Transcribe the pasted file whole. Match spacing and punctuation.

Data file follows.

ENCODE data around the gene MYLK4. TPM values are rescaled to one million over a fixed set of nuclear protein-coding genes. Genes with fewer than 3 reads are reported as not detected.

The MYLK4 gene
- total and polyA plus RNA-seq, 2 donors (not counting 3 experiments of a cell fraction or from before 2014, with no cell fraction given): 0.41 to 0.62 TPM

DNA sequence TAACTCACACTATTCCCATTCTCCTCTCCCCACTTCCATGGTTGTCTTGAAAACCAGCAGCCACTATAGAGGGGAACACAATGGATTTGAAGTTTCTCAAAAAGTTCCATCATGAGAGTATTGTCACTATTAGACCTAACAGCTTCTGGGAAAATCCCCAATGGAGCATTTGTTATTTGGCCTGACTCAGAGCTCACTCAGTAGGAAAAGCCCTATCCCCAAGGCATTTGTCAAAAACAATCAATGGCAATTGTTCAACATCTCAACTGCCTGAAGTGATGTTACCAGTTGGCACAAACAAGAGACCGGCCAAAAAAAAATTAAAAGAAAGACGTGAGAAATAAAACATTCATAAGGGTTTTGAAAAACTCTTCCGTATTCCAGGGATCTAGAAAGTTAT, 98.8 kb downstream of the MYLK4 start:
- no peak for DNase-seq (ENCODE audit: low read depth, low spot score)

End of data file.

ENCODE data around the gene MYLK4. TPM values are rescaled to one million over a fixed set of nuclear protein-coding genes. Genes with fewer than 3 reads are reported as not detected.

The MYLK4 gene
- total and polyA plus RNA-seq, 2 donors (not counting 3 experiments of a cell fraction or from before 2014, with no cell fraction given): 0.41 to 0.62 TPM

DNA sequence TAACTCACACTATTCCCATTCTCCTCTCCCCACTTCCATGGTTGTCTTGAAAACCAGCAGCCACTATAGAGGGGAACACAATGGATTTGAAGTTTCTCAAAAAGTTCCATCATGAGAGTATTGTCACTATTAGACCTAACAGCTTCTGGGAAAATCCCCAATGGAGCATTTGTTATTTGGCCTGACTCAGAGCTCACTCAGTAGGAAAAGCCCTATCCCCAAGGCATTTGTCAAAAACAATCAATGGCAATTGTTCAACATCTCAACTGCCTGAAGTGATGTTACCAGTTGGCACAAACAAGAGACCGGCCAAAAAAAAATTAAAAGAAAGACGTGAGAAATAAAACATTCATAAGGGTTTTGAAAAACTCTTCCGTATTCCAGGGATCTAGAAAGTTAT, 98.8 kb downstream of the MYLK4 start:
- no peak for DNase-seq (ENCODE audit: low read depth, low spot score)